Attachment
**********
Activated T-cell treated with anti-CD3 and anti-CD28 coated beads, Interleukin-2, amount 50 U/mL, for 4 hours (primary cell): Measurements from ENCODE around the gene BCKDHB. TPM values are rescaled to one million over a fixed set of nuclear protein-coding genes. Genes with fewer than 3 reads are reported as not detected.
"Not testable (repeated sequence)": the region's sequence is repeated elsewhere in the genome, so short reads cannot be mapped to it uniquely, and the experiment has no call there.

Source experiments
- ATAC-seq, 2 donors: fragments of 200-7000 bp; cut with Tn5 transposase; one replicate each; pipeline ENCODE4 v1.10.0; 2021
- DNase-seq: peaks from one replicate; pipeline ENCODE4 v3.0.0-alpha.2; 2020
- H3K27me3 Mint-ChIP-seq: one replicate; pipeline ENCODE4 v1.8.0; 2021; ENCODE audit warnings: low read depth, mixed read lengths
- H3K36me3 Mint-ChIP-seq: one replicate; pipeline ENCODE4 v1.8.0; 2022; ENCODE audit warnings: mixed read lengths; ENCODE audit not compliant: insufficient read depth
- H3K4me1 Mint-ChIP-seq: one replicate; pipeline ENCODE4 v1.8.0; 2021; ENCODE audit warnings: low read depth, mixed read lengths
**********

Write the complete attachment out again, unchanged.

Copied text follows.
Activated T-cell treated with anti-CD3 and anti-CD28 coated beads, Interleukin-2, amount 50 U/mL, for 4 hours (primary cell): Measurements from ENCODE around the gene BCKDHB. TPM values are rescaled to one million over a fixed set of nuclear protein-coding genes. Genes with fewer than 3 reads are reported as not detected.
"Not testable (repeated sequence)": the region's sequence is repeated elsewhere in the genome, so short reads cannot be mapped to it uniquely, and the experiment has no call there.

Source experiments
- ATAC-seq, 2 donors: fragments of 200-7000 bp; cut with Tn5 transposase; one replicate each; pipeline ENCODE4 v1.10.0; 2021
- DNase-seq: peaks from one replicate; pipeline ENCODE4 v3.0.0-alpha.2; 2020
- H3K27me3 Mint-ChIP-seq: one replicate; pipeline ENCODE4 v1.8.0; 2021; ENCODE audit warnings: low read depth, mixed read lengths
- H3K36me3 Mint-ChIP-seq: one replicate; pipeline ENCODE4 v1.8.0; 2022; ENCODE audit warnings: mixed read lengths; ENCODE audit not compliant: insufficient read depth
- H3K4me1 Mint-ChIP-seq: one replicate; pipeline ENCODE4 v1.8.0; 2021; ENCODE audit warnings: low read depth, mixed read lengths